Scientists are currently working on a fabric that might be wearable in summer as well as during the winter. The material has the ability to alternate between being breathable and insulating.
Companies have already developed fabrics that switch from warm to cool when flipped inside out. The new fabric is going to adapt to the amount of sweat coming from the wearer. This material might be ideal for athletes and babies that are unable to articulate whether they are hot or cold.
The fabric is knitted from yarn that is composed out of many polymer fibers. These polymer fibers are coated in small carbon nanotubes, and the closer the nanotubes get, the better the fabric becomes at conducting the heat a person sheds.
In cooler, dry conditions, the fibers become loosely wound, and because of that, the fabric traps much of the heat radiating off the body. If the person starts sweating, the polymer fibers in the material constrict. This brings the threads closer and makes the material more breathable.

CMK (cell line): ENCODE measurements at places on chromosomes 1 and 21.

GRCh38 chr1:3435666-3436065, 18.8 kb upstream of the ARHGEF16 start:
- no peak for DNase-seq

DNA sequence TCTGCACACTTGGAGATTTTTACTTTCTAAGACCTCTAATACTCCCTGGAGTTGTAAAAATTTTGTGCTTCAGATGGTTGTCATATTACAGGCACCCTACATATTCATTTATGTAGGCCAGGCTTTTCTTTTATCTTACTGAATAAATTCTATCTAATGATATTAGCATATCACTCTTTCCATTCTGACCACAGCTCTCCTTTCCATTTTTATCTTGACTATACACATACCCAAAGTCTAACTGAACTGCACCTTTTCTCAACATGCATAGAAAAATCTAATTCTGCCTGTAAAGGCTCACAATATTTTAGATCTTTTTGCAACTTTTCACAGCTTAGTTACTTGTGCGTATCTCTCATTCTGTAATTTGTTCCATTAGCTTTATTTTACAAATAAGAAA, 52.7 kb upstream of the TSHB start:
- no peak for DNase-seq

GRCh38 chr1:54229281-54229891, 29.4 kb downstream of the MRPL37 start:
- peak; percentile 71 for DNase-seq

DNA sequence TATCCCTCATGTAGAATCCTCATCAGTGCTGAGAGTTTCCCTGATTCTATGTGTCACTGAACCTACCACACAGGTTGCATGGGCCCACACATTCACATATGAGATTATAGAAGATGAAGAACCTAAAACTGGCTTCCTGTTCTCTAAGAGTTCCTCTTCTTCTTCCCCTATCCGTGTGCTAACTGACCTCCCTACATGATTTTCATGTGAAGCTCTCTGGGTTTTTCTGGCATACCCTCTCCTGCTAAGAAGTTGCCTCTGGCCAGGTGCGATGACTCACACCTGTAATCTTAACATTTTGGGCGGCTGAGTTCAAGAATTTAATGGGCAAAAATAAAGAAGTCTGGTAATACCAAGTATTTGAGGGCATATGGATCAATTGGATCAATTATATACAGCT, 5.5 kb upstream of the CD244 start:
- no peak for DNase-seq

The material is being developed by a team of chemists helmed by YuHuang Wang from the University of Maryland in College Park. He and his colleagues realized that if they put the fabric in a room and increased the room’s humidity, the heat that passed through the material increased by 35 percent. Because of this dependence on the humidity in the air, the fabric also becomes less insulating during a cold and wet day. The person wearing the material does not even need to be sweating for this to occur. Because of this, the research team is working on a fabric that is able to respond directly to temperature changes. This is going to allow the material to consider body temperature levels, not only sweat levels.